As this situation is continuously evolving, we ask that you visit our Coronavirus Updates page for the latest information.
The coronavirus outbreak is evolving quickly. As of late Monday, January 27, the U.S. Centers for Disease Control and Prevention (CDC) issued guidance recommending that non-essential travel to China be avoided. Other countries, including Canada, have recommended avoiding all travel to the province of Hubei, the center of the outbreak, due to the extensive restrictions within the province.
Although the World Health Organization (WHO) has not yet designated the outbreak an “emergency”, new cases continue to be identified worldwide, creating heightened concern and anxiety.
Measures to contain the virus, which originated in Wuhan, China, have included health screenings at international airports and emergency evacuations of citizens by some governments.
As you might imagine, this situation raises concerns for international assignees and the people who manage them. As mobility professionals, there are several things you should keep in mind:
What should you do?
If your organization has a time-tested Emergency Preparedness plan, review your established protocols. If you don’t yet have a plan in place, we recommend that you consider the following:
According to partners at International SOS the response has been measured so far.
How concerned are you about the outbreak?
What has your organization done to date?
Our APAC leadership and Weichert Global Representatives in the area are monitoring the situation carefully. They advise that if government offices remain closed and travel restrictions stay in place, service delivery in the region could be adversely impacted. Chinese authorities have extended the national holidays by 2 days already, but there is the possibility that government bureaus and state-owned businesses will not reopen until February 10, 2020.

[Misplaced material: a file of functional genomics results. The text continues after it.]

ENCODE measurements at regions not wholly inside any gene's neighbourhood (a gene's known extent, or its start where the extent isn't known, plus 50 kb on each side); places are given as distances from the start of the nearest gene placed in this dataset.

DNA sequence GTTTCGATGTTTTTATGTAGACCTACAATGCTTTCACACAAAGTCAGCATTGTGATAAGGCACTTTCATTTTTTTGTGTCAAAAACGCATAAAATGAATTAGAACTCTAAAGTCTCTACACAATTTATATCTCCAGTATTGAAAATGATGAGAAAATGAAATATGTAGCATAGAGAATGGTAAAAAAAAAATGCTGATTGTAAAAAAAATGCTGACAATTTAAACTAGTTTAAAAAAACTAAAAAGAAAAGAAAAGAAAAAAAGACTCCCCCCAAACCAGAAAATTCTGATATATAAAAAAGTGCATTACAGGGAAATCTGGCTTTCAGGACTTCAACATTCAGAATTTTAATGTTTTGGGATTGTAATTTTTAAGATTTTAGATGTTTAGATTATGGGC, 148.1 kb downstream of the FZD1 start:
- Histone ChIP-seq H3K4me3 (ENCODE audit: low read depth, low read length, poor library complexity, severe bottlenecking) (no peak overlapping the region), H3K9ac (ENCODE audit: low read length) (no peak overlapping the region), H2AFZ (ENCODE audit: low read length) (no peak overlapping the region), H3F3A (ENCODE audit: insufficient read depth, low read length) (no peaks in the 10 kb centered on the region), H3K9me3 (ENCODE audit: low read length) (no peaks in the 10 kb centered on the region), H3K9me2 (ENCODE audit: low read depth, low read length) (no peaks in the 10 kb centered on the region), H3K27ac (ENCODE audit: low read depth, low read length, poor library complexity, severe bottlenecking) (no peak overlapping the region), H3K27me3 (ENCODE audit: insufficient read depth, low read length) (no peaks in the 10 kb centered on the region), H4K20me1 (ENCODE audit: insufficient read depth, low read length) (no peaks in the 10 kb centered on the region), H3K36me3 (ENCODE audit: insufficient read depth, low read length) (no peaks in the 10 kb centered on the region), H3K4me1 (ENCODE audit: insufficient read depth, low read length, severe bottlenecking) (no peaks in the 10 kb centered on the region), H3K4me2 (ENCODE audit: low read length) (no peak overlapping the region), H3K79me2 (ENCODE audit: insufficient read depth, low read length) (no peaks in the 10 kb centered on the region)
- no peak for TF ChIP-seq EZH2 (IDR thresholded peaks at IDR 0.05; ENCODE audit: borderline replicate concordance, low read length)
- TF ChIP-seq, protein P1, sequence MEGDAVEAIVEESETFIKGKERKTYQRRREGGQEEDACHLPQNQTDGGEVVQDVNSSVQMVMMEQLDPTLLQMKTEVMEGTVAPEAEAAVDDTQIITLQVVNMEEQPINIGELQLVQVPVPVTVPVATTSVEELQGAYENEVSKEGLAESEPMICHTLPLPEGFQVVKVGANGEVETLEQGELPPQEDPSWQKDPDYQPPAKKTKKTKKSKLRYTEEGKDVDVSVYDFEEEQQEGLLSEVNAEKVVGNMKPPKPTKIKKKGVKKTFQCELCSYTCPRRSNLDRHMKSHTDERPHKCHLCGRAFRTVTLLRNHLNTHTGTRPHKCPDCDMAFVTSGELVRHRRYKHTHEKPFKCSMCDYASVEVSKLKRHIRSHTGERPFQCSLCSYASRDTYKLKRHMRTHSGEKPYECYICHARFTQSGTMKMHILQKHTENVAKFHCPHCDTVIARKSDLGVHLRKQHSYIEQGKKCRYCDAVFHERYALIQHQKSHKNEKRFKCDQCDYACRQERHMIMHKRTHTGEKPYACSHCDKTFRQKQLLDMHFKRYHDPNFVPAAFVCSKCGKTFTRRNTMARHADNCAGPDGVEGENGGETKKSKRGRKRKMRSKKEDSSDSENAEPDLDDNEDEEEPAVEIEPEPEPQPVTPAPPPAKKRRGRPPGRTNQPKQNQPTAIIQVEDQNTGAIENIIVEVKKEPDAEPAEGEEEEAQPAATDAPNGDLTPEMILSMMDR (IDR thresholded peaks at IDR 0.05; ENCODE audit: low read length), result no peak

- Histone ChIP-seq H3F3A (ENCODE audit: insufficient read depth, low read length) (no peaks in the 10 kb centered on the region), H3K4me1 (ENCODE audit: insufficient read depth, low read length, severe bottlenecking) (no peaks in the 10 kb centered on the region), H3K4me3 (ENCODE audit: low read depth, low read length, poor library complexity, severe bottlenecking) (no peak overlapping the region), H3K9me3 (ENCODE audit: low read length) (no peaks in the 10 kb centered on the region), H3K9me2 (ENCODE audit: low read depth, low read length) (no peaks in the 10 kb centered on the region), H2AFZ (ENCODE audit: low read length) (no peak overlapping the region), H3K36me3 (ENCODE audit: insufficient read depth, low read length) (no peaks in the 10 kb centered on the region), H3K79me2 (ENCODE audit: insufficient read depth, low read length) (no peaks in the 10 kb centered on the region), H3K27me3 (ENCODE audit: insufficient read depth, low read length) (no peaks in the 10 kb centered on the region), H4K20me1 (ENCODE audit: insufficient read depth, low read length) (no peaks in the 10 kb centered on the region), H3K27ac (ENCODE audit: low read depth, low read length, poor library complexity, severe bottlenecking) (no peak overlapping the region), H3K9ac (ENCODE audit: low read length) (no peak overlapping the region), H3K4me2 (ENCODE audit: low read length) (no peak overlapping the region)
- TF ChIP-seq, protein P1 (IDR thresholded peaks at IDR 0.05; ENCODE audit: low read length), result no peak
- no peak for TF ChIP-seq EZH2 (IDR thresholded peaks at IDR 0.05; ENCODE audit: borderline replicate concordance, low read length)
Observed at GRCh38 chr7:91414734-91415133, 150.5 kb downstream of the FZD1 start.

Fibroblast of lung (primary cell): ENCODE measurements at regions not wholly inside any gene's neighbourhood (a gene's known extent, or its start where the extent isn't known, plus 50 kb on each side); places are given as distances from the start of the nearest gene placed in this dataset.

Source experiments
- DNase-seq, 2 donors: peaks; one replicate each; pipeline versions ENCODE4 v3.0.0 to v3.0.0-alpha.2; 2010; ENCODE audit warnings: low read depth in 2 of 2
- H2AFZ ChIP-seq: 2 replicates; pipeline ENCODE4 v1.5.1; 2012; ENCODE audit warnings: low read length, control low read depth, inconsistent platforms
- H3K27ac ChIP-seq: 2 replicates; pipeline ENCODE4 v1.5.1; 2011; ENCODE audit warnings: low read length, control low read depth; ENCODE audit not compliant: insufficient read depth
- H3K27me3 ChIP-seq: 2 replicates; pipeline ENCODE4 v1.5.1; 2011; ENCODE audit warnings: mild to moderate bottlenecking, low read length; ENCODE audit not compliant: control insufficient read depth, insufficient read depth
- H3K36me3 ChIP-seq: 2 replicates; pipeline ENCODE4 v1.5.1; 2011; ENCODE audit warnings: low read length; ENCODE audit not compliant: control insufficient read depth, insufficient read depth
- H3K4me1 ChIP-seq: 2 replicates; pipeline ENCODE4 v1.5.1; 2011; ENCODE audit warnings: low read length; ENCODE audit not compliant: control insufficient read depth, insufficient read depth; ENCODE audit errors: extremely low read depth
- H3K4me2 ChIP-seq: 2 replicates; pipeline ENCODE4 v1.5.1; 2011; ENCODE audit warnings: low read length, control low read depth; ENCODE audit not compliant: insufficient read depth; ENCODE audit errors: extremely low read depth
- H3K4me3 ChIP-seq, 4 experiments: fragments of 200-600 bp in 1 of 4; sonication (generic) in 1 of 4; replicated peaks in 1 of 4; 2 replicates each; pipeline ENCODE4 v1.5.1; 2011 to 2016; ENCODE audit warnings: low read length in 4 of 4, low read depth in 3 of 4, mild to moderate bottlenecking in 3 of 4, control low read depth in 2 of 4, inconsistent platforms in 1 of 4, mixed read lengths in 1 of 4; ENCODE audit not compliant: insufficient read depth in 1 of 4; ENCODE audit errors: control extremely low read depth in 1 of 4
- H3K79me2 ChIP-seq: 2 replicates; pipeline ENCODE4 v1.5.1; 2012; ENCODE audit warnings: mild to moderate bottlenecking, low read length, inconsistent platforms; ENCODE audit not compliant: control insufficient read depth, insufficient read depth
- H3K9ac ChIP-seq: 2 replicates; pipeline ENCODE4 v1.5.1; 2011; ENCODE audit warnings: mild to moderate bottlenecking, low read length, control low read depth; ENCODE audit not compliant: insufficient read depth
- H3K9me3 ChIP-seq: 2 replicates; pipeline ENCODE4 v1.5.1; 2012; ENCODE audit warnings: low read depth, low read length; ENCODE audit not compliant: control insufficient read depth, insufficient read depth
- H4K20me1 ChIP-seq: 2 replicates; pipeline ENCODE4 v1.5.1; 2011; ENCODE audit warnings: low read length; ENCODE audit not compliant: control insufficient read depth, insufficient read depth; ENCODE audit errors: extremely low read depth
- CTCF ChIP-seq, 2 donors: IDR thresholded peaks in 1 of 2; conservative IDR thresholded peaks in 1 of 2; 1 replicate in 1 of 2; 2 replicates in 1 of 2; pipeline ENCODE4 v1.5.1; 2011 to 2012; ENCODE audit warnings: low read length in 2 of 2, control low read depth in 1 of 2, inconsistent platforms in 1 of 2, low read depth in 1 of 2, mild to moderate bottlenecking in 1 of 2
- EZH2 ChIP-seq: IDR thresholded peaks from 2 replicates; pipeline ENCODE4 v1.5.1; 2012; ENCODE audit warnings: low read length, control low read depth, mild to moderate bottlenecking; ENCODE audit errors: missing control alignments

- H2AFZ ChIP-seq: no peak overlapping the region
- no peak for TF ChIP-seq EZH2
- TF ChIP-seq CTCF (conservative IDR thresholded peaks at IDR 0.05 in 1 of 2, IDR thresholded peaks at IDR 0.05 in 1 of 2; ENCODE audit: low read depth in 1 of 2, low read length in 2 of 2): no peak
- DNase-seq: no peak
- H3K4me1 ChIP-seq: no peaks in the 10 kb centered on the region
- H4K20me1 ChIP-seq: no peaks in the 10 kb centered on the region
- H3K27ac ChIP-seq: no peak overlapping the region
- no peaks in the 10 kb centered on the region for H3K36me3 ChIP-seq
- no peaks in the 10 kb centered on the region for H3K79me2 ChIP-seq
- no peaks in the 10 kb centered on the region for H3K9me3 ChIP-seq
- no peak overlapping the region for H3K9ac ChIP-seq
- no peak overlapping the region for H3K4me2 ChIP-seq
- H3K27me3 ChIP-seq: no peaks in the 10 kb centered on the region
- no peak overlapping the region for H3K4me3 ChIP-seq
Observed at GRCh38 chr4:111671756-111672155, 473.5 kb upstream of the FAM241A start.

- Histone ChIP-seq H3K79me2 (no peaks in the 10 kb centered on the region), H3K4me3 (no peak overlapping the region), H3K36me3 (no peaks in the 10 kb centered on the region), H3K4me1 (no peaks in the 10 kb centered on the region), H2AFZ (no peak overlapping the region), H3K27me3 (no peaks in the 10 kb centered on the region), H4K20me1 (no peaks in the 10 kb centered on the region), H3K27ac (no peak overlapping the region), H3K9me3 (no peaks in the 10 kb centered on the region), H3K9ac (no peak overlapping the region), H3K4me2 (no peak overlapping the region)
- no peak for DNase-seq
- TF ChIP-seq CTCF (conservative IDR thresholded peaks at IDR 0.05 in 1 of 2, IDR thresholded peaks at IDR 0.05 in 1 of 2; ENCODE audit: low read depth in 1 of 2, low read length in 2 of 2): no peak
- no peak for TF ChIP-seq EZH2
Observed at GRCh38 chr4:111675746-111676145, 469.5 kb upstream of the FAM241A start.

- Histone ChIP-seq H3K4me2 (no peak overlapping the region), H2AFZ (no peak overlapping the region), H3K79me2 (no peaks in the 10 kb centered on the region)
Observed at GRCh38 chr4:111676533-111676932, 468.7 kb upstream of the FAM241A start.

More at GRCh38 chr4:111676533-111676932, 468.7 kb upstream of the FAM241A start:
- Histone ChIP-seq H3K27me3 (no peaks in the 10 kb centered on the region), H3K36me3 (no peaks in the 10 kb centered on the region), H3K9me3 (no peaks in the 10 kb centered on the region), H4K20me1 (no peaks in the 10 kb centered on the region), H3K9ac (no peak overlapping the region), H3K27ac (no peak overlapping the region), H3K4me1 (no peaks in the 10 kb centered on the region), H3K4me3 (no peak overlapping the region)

These extensions will affect all government bureaus, as well as state- and privately-owned businesses. It will also have an impact on visa offices, property management companies and other regional suppliers that provide services in and about assignees’ properties.
Typical emergency evacuation provisions include moving people to a “safe zone,” but in response to this situation that may not be advisable – make sure to confirm with your organization’s approved Health/Welfare resource before taking any action.
For more information on how to develop a broader Emergency Preparedness plan, check out our Duty of Care whitepaper. You can also stay updated on the situation through the following resources:
General Overview and Live Updates
Travel Alerts & Precautions